Technology and high gasoline prices are helping to coax hard-to-extract oil from California's oil fields. Production at some of the state's older oil fields is expected to dry up in about 25 years, but Chevron says new ways to pump thick crude from the ground could more than double their life expectancy. VOA's Mil Arcega reports.
Oil fields outside Bakersfield, California, produce nearly 170 million barrels per year - about 80 percent of the state's oil supply. Production at most of these wells has been declining for 25 years. But continuing demand and increasingly high gasoline prices have producers looking for new ways to squeeze every drop.
Chevron petroleum engineer Paul Harness says the latest techniques use soundwaves to pinpoint hidden oil deposits. "The 3-D model tells us what we should expect to get from that well. Our production information tells us what it's actually making. If there's a large enough gap, we know exactly what well to work on."
But what they are finding several hundred meters below ground is heavy crude, so thick it takes steam to reduce its viscosity. Chevron engineer Jeff Hatlen says it would have been too expensive to pump the oil out just a few years ago.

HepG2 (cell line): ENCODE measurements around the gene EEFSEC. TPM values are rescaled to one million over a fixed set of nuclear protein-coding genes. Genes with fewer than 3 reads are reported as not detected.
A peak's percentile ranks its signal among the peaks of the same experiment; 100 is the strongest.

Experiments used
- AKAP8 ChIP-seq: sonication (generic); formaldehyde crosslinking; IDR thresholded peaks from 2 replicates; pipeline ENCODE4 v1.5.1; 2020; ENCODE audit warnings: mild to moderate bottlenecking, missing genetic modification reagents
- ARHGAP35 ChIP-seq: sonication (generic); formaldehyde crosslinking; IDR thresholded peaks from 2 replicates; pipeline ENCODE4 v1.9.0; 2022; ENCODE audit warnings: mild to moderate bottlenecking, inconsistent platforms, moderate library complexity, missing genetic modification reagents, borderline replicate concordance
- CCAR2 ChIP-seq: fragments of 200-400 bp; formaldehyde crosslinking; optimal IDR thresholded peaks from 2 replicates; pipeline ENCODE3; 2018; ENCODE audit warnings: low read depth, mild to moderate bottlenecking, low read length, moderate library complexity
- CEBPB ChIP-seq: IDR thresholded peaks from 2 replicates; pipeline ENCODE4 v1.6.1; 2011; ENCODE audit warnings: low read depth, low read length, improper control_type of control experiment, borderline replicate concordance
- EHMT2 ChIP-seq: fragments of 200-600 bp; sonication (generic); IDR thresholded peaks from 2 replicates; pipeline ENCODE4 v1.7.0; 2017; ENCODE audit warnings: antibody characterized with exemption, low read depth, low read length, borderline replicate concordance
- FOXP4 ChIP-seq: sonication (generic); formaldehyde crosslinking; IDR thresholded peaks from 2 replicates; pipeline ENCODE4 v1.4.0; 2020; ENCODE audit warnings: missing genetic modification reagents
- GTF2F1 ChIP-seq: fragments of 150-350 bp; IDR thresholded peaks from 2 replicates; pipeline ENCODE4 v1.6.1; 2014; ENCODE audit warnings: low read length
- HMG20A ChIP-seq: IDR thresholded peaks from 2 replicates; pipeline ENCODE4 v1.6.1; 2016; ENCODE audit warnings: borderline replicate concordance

"[By diverting the water] just outside of the oil, we can draw down the water and remove its ability to move into the oil column," explained Hatlen.
He says the technique could more than double the life expectancy of California's oil fields, some of which are expected to dry up in 25 years. "It's really about applying technology, benefiting from price environments to allow us to sustain development," he added. "I suspect we're going to hit recoveries that I couldn't have imagined 5, 10 years ago."
Chevron says the same technology has been used at some of its overseas oilfields to boost production capacity as much as tenfold.